“Don’t be afraid!
Look! I bring good news to you
wonderful, joyous news for all people.”

Luke 2:10

 

Wondering Woman 

It’s… Wondering Woman!

It’s Saturday. I have laundry to do, correspondence to send out, books to read and a sermon to write. I also have a head-pounding allergy headache. And what I really want to do is nap. Or garden. 

Mostly I’m just wondering how I’m going to fit everything in my day into my day. Wondering where I’ll find that source with a perfect “pithy quote” for my sermon. Wondering why an antihistamine that worked fine for years stopped working this spring. Wondering why people gotta be so stinky to each other!!

I’m Wondering Woman. And I lost my cape, sword and shield…

Look at my picture closely and you’ll see dirty dishes on the counter. Look even closer and you’ll find cat hair in the corners. (I think I got the cat hork all cleaned up. But you never know.)

Wondering Woman managed to get through the work week with everyone in the household alive and accounted for. I also saw God do big things in the lives of my hospice patients. And I had some gentle moments of encouragement and challenges to growth from people who know me well. 

Yes, I’m Wondering Woman.  Occasionally, (and by that I mean daily), I want to chuck it all in the river and float away, but the Spirit of God compels me. I’m picking up my sword and shield, not to attack, but to defend. Those bullets aimed at my self-confidence are all too Real. 

BAM. 

Another bullet blocked. 

If you’re sermon-writing, care-giving, child-chauffeuring, house-cleaning, or hammock-swinging today, don’t give up. Press on. And fight for the dear ones next to you.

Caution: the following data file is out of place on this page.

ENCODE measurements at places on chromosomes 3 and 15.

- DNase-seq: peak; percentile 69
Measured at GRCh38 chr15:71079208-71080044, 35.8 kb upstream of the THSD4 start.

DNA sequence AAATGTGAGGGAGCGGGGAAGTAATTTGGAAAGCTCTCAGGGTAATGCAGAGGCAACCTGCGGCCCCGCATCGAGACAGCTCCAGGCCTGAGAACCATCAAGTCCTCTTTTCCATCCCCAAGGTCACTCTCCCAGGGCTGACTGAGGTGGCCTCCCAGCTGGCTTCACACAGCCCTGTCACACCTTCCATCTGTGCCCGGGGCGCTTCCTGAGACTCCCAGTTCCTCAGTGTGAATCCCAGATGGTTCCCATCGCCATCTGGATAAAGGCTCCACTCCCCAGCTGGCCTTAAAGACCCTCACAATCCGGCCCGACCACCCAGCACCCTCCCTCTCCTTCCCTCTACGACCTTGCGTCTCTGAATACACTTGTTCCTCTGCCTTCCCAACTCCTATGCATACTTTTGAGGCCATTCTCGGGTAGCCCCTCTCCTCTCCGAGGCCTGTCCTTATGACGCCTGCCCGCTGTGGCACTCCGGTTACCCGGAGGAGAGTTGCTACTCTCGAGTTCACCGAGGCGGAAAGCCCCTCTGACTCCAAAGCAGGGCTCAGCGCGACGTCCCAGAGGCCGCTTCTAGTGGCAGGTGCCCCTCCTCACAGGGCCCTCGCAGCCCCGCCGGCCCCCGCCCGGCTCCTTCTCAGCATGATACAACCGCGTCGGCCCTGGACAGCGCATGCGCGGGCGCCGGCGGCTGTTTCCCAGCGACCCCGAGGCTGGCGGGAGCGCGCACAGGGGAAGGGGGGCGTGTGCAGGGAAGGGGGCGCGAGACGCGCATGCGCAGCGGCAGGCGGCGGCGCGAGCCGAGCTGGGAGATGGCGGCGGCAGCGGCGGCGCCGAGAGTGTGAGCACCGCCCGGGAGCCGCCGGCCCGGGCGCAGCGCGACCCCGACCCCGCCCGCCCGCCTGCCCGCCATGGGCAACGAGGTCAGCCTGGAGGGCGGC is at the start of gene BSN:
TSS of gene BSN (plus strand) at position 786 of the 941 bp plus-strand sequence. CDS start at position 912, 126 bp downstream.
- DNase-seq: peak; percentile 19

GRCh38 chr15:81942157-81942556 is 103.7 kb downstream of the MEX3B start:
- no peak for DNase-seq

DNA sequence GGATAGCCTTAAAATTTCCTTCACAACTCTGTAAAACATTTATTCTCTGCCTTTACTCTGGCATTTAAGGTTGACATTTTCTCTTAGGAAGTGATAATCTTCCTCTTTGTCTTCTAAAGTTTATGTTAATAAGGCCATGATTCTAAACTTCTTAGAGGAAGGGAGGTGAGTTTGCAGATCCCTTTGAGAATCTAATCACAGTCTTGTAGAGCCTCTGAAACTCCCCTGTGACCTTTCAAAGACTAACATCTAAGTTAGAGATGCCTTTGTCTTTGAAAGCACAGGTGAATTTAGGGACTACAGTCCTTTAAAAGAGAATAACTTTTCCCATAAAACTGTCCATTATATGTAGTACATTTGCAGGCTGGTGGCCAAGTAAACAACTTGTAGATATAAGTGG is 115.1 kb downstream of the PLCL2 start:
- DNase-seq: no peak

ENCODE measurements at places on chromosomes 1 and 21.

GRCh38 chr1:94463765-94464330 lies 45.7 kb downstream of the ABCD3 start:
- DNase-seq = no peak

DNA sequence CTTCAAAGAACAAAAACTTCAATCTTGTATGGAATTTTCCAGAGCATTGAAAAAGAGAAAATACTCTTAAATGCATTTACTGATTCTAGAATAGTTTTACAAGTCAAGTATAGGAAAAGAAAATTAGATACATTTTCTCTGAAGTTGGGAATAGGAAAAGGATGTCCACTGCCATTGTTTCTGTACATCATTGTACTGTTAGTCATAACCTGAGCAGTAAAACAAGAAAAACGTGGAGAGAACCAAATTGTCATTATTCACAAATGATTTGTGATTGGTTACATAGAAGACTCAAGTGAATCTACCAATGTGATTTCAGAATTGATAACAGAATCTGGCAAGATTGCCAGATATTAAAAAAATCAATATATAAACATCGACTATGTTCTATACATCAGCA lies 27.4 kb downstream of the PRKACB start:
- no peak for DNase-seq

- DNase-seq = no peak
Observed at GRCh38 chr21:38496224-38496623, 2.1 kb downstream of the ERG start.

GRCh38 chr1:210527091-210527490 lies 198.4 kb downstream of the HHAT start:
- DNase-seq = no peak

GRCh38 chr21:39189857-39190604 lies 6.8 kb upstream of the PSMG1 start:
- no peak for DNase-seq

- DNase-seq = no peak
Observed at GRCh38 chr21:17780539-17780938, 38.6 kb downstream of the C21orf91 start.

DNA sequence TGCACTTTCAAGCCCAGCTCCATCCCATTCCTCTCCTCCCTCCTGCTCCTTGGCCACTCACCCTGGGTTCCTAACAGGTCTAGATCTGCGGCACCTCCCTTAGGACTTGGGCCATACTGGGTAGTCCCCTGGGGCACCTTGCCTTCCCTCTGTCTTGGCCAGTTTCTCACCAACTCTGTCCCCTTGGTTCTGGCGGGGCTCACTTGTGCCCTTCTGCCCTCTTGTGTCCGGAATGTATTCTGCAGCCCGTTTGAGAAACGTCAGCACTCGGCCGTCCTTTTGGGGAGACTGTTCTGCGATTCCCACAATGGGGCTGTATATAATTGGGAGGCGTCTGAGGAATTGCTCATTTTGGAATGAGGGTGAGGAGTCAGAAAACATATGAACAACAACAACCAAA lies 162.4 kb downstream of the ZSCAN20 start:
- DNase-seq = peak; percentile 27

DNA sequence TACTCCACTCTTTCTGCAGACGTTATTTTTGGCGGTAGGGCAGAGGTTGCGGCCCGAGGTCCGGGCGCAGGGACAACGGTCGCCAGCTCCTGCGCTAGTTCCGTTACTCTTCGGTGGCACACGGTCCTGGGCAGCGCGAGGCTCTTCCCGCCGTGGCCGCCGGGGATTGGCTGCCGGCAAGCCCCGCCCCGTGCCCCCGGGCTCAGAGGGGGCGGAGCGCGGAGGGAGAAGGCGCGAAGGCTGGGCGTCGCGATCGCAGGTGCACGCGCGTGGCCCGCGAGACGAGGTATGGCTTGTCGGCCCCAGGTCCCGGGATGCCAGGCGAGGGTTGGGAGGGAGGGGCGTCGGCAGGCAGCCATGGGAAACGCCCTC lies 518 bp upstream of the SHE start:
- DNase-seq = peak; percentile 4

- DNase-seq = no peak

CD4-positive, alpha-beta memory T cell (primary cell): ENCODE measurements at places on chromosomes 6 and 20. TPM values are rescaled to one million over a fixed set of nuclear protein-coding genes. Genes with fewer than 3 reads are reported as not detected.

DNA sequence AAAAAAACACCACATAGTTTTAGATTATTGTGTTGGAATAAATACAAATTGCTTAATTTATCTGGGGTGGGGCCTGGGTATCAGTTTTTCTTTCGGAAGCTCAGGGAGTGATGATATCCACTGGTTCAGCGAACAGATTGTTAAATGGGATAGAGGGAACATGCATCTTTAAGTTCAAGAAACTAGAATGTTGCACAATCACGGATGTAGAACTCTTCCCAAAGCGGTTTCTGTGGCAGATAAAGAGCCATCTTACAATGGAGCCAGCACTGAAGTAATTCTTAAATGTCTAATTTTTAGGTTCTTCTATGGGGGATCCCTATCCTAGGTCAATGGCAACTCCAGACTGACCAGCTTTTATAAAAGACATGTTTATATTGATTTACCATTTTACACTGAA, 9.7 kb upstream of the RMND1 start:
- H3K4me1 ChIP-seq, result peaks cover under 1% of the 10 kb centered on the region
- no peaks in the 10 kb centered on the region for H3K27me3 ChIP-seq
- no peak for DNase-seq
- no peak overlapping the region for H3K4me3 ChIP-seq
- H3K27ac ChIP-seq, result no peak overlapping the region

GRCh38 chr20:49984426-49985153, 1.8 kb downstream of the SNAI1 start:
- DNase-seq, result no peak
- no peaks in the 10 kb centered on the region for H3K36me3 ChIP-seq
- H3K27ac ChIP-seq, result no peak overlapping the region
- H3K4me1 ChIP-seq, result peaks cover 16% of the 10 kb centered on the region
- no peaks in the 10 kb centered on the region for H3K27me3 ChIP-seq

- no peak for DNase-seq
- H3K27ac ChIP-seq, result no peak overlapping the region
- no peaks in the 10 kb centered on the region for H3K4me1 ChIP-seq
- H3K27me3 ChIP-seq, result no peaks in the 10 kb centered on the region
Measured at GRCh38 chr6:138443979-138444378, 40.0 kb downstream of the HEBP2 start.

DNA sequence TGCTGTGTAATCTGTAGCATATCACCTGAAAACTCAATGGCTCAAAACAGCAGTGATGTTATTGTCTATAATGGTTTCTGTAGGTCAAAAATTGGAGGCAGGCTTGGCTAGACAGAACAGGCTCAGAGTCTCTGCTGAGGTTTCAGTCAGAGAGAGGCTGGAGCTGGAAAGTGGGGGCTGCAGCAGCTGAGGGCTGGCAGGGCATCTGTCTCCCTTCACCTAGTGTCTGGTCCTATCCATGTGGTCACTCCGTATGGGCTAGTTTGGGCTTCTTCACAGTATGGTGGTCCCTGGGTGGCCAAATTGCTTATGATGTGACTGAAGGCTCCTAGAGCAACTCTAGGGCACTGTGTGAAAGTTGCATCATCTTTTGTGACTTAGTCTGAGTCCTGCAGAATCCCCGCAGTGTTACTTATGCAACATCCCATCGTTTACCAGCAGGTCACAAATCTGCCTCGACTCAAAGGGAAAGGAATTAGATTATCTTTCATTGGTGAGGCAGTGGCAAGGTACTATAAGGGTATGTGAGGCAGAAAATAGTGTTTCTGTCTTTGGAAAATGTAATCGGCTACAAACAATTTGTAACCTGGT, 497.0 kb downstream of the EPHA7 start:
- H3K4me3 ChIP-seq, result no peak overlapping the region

Now… where did I put that cape?

On mission… soli deo gloria!

Crossposting: Why I Need RevGalBlogPals

Note: This is a reposting and expanded version of a Facebook post on a private page. It retells some of my own story to ordained ministry. (If you’re a regular blog reader, you can move on now…) I share this story because RevGalBlogPals is a small, grassroots 501(c)(3) organization and can use your support.

Why do I need RevGalBlogPals?

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Our book: There’s a Woman in the Pulpit

I was ordained later in life. Even though I originally went to seminary in the 1980s, I did not complete more than a semester of classes. In the conservative congregation where I was leading ministries and worshipping, women didn’t “do” that. I was told that “good Christian women” don’t become pastors. Something inside me yearned and burned. But I didn’t know any women pastors. So I quit.

Fast-forward 20 years. I’m continuing to serve in my local church. I’m reading Gilbert Bilezikian’s Beyond Sex Roles: What the Bible Says about a Woman’s Place in Church and Family. And I meet my first women clergy at a Walk to Emmaus retreat. Privately and individually, they each said to me, “Why aren’t you going to seminary? Why aren’t you a pastor?”

I was thrilled. And terrified.